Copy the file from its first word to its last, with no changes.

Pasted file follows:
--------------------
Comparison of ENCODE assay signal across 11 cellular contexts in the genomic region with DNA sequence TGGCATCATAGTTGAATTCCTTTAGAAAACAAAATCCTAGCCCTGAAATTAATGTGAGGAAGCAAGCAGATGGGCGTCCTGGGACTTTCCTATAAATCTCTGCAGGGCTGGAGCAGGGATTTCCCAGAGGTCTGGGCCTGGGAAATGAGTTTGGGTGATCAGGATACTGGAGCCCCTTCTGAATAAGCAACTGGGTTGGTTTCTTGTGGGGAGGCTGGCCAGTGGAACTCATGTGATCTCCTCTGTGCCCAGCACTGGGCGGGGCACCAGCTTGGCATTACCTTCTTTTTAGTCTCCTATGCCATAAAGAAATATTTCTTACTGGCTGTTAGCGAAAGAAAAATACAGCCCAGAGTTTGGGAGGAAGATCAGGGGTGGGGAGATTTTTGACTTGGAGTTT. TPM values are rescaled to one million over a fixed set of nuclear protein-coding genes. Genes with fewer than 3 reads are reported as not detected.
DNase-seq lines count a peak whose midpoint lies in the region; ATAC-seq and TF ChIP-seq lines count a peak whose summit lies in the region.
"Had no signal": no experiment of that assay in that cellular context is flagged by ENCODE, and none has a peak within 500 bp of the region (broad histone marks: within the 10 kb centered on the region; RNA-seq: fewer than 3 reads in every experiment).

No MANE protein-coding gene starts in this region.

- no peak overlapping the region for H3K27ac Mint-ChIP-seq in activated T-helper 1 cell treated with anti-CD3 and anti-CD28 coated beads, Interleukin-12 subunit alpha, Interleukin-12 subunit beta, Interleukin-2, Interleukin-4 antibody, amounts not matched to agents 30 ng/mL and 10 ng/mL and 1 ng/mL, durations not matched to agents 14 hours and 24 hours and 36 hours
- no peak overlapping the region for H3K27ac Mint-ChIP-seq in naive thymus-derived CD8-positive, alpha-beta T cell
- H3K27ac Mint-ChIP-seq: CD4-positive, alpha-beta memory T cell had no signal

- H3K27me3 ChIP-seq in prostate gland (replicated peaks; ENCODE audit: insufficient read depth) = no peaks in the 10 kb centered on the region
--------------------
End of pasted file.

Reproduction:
Comparison of ENCODE assay signal across 11 cellular contexts in the genomic region with DNA sequence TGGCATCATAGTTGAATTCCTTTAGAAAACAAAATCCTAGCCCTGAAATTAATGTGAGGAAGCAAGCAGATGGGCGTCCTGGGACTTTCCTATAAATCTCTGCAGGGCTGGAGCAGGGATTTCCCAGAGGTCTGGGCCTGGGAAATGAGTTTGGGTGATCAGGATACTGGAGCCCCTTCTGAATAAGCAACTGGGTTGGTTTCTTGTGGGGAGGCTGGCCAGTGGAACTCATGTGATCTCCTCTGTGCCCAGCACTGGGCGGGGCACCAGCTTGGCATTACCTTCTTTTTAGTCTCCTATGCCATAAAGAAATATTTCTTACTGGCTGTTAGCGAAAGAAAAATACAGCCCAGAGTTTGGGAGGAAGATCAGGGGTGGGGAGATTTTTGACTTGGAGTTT. TPM values are rescaled to one million over a fixed set of nuclear protein-coding genes. Genes with fewer than 3 reads are reported as not detected.
DNase-seq lines count a peak whose midpoint lies in the region; ATAC-seq and TF ChIP-seq lines count a peak whose summit lies in the region.
"Had no signal": no experiment of that assay in that cellular context is flagged by ENCODE, and none has a peak within 500 bp of the region (broad histone marks: within the 10 kb centered on the region; RNA-seq: fewer than 3 reads in every experiment).

No MANE protein-coding gene starts in this region.

- no peak overlapping the region for H3K27ac Mint-ChIP-seq in activated T-helper 1 cell treated with anti-CD3 and anti-CD28 coated beads, Interleukin-12 subunit alpha, Interleukin-12 subunit beta, Interleukin-2, Interleukin-4 antibody, amounts not matched to agents 30 ng/mL and 10 ng/mL and 1 ng/mL, durations not matched to agents 14 hours and 24 hours and 36 hours
- no peak overlapping the region for H3K27ac Mint-ChIP-seq in naive thymus-derived CD8-positive, alpha-beta T cell
- H3K27ac Mint-ChIP-seq: CD4-positive, alpha-beta memory T cell had no signal

- H3K27me3 ChIP-seq in prostate gland (replicated peaks; ENCODE audit: insufficient read depth) = no peaks in the 10 kb centered on the region